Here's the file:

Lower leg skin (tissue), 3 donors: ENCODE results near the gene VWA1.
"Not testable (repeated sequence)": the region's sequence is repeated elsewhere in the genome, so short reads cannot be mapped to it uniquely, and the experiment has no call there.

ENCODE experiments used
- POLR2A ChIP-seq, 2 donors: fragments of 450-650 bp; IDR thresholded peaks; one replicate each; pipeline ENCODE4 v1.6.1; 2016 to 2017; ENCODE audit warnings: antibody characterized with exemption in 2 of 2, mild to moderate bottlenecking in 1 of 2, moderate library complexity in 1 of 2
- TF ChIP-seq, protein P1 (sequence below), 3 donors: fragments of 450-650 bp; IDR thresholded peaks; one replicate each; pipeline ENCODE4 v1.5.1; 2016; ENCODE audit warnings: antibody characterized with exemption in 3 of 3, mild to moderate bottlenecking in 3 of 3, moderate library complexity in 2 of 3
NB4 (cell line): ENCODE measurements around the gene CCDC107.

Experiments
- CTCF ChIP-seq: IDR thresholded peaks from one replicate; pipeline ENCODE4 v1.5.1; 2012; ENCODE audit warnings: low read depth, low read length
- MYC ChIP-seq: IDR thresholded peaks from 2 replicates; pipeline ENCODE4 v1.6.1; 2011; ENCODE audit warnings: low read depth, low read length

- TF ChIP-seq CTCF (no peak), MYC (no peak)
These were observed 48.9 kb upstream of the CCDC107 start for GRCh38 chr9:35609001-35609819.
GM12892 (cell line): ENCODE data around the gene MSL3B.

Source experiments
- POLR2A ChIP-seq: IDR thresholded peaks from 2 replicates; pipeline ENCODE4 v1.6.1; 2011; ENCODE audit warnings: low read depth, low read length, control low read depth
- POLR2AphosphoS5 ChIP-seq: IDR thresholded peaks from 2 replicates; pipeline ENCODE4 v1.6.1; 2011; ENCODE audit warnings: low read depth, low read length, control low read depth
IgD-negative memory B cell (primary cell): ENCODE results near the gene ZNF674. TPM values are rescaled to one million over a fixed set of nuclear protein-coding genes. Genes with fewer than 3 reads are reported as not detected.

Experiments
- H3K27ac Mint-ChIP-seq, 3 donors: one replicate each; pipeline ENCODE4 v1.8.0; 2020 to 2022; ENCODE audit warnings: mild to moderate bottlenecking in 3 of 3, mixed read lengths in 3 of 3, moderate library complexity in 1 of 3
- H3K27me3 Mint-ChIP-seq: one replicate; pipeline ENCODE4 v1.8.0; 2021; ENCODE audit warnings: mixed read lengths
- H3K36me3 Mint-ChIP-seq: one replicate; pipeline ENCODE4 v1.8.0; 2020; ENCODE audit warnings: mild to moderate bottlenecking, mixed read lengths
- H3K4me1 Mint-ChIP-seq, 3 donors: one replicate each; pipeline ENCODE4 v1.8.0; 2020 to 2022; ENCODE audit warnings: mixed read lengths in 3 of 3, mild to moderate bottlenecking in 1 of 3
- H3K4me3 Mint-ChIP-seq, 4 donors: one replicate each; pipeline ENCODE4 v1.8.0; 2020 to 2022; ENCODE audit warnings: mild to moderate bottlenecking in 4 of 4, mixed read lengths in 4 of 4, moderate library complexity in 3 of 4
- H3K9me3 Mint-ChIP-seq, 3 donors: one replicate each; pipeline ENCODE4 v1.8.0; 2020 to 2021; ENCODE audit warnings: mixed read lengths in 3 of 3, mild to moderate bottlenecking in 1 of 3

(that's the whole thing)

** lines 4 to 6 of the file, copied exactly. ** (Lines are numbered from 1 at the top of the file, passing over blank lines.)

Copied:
- POLR2A ChIP-seq, 2 donors: fragments of 450-650 bp; IDR thresholded peaks; one replicate each; pipeline ENCODE4 v1.6.1; 2016 to 2017; ENCODE audit warnings: antibody characterized with exemption in 2 of 2, mild to moderate bottlenecking in 1 of 2, moderate library complexity in 1 of 2
- TF ChIP-seq, protein P1 (sequence below), 3 donors: fragments of 450-650 bp; IDR thresholded peaks; one replicate each; pipeline ENCODE4 v1.5.1; 2016; ENCODE audit warnings: antibody characterized with exemption in 3 of 3, mild to moderate bottlenecking in 3 of 3, moderate library complexity in 2 of 3
NB4 (cell line): ENCODE measurements around the gene CCDC107.